STAGE SPECIFIC GENE EXPRESSION PROFILING DURING INITIATION OF INVASIVE ASPERGILLOSIS

T. Cairns1*, D. Chen2, A. McDonagh1, W. Nierman2, N. Fedorova2, E. Bignell1

Author address: 

1Imperial College London 2The J. Craig Venter Institute, USA

Abstract: 

Purpose: Sequencing of the A. fumigatus genome has enabled the development of powerful molecular tools for the analysis of disease initiation. Whole genome microarrays have previously been constructed to investigate gene expression throughout spore germination, antifungal treatment and temperature stress in vitro. However, of considerable interest is transcriptional regulation during the initiation of mammalian infection. Methods: We have developed a methodology for stage-specific gene expression analysis of both host and pathogen transcriptomes throughout a time-course of murine aspergillosis. Groups of 24 immunosuppressed male CD1 mice were intranasally inoculated with 1 ?108 A. fumigatus spores. Pathogen RNA from invasive germlings was isolated by bronchoalveolar lavage sampling at 4, 8 and 14 hours post infection. Fungal RNA was pooled and extracted for 8 mice per time point, providing sufficient concentrations for amplification and microarray analysis. Murine lung RNA was also sampled at the respective time points for analysis by SuperArray qRT-PCR. We are currently using this methodology for probing the role of fungal secondary metabolites during invasive infection by comparing transcriptional regulation throughout murine infection between the Af293 clinical isolate and laeA-deleted strains. Results: The 916;laeA strain lacks a putative methlytransferase leading to inappropriate regulation of gene expression at multiple secondary metabolite gene clusters. The loss of this global regulator of secondary metabolite biosynthesis results in avirulence the murine model. We predict that secondary metabolite clusters inappropriately regulated during infection in the 916;laeA strain will identify gene clusters essential for virulence. Conclusions: The development of this methodology will enable future investigations of host and pathogen transcriptomes throughout early murine infection for members of the Aspergillus genus. We predict this may identify much needed targets for diagnostic design and therapeutic benefit.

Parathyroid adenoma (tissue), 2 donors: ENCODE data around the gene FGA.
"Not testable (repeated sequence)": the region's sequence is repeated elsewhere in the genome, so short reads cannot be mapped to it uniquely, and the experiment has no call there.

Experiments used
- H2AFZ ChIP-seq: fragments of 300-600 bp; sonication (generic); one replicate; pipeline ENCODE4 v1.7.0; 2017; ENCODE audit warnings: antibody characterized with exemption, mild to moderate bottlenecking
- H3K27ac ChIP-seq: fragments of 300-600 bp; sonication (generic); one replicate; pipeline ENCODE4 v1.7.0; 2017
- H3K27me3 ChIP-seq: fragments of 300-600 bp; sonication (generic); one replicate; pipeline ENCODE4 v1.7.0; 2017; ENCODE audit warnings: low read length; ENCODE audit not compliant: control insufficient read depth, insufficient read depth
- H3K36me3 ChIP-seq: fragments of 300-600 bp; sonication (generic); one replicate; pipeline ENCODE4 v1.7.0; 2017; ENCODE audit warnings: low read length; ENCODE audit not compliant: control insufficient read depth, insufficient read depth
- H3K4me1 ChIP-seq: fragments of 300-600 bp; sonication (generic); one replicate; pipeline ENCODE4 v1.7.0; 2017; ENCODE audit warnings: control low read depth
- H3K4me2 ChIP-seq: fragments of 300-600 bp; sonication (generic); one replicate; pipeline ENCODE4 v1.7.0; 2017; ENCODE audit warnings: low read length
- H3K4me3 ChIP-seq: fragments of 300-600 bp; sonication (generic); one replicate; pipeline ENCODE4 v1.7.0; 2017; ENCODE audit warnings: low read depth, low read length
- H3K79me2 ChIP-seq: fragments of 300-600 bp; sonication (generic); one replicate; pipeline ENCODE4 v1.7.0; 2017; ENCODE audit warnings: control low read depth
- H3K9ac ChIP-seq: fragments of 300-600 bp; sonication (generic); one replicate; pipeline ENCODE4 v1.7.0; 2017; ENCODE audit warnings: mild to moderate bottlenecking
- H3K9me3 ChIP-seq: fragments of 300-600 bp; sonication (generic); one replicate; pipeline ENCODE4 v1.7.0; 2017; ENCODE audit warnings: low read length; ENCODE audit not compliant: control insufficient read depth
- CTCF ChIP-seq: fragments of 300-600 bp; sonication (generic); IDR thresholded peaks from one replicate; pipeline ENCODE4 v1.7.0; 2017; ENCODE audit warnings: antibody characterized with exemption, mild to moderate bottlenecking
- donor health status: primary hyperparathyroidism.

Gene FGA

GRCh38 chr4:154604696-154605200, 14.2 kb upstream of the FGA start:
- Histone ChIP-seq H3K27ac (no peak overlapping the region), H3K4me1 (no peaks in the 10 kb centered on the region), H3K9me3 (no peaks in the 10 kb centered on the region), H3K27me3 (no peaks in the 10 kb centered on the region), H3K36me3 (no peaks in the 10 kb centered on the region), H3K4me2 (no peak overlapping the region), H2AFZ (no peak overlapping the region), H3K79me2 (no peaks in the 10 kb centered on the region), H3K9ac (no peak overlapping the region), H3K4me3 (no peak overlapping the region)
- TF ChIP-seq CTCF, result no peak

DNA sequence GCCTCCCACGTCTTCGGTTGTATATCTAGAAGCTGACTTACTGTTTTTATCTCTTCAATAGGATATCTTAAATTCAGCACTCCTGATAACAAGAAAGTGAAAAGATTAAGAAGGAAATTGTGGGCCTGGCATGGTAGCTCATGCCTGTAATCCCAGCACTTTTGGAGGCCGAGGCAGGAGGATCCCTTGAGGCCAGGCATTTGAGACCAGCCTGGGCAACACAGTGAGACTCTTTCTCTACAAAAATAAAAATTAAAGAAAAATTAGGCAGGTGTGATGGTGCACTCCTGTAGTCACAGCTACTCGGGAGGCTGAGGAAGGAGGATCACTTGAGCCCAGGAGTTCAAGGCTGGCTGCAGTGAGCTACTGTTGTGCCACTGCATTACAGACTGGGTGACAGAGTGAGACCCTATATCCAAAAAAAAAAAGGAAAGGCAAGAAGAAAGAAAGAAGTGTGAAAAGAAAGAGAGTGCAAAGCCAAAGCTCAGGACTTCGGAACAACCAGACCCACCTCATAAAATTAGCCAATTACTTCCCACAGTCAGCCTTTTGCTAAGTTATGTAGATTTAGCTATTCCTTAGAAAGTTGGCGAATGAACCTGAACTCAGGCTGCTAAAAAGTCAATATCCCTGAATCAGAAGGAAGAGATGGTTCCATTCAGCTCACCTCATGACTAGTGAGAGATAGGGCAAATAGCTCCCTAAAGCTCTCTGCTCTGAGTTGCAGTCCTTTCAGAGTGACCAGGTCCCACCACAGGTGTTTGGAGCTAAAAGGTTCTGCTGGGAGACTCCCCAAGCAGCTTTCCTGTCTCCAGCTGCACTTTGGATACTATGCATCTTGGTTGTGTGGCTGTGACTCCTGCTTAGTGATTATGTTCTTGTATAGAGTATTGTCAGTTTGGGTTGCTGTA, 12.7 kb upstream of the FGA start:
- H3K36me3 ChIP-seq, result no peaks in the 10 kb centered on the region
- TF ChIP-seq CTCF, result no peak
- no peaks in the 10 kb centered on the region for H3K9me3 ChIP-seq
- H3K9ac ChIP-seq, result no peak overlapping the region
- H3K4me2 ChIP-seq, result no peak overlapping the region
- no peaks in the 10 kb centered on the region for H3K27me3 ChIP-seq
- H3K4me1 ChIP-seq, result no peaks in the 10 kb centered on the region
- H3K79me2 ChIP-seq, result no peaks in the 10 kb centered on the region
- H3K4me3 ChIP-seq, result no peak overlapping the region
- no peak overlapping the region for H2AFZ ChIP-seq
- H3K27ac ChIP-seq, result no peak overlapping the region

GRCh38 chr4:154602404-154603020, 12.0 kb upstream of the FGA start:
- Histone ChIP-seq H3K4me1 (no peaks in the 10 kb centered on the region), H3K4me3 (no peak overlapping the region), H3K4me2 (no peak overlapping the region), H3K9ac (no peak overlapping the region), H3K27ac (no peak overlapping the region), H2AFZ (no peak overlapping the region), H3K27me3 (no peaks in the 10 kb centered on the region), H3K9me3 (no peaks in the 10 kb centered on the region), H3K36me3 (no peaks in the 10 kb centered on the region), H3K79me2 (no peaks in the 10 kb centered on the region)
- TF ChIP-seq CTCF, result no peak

2010

abstract No: 

138

Full conference title: 

4th Advances Against Aspergillosis
    • AAA 4th (2010)